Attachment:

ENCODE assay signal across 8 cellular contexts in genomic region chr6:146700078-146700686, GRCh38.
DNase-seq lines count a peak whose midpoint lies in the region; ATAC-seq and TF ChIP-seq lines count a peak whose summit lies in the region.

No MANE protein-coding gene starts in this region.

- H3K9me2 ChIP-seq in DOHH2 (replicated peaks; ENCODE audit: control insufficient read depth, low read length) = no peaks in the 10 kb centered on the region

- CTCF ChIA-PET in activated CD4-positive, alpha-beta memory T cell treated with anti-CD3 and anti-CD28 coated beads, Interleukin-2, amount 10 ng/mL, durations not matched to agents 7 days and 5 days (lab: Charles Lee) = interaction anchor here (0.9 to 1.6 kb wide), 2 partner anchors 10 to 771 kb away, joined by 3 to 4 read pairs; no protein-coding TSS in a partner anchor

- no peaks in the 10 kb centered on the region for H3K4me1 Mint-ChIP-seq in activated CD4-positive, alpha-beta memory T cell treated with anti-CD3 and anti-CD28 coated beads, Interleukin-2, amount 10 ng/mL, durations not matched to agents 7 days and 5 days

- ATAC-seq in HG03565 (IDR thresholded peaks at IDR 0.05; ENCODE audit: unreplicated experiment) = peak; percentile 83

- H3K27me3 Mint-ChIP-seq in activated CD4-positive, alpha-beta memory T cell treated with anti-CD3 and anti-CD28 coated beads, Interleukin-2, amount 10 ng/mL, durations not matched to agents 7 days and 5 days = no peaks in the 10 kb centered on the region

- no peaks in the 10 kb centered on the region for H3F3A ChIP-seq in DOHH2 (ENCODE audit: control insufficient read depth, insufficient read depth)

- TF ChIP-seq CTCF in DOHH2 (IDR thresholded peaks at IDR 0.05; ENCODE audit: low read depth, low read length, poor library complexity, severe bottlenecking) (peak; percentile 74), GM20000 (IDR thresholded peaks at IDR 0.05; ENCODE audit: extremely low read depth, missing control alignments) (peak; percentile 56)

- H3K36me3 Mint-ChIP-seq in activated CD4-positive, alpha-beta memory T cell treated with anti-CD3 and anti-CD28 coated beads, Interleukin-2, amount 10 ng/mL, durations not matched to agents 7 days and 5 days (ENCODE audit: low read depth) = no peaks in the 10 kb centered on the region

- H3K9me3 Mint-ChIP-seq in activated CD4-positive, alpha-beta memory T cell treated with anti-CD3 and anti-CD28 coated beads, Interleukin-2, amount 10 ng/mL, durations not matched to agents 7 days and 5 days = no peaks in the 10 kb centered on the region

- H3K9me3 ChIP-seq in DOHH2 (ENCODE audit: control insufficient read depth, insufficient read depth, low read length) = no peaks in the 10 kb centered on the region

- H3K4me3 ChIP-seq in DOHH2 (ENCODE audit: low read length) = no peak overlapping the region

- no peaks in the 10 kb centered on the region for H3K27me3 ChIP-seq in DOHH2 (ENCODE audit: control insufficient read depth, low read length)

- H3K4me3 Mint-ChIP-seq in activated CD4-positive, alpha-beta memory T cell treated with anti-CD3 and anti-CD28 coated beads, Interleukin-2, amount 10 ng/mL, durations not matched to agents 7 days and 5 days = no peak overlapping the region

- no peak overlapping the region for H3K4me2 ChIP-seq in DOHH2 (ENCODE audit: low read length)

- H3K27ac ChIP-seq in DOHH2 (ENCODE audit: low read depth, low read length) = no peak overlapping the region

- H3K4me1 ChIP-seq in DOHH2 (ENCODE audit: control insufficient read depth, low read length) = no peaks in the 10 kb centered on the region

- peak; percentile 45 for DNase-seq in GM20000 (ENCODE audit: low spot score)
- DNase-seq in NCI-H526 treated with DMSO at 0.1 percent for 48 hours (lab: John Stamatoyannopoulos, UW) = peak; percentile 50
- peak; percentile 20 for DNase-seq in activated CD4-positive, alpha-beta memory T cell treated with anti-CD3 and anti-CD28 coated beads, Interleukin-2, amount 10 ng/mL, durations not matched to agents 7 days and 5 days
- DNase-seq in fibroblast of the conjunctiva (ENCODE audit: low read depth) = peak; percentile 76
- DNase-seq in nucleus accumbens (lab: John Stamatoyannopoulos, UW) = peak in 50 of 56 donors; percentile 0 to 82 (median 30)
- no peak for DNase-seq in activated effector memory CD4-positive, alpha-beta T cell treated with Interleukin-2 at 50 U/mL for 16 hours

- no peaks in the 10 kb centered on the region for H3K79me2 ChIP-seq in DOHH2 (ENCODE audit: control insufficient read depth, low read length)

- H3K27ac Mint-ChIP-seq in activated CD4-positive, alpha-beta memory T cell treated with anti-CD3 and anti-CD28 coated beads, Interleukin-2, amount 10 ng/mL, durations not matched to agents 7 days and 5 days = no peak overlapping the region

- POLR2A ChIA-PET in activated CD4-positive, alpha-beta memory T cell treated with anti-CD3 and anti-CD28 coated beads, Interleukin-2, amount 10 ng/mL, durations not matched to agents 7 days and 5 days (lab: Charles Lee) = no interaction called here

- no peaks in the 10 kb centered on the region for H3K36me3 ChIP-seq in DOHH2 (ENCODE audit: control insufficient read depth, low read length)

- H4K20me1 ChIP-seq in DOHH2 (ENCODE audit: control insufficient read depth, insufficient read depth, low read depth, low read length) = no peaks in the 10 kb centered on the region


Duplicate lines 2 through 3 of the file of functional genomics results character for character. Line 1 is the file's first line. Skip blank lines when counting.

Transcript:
DNase-seq lines count a peak whose midpoint lies in the region; ATAC-seq and TF ChIP-seq lines count a peak whose summit lies in the region.

No MANE protein-coding gene starts in this region.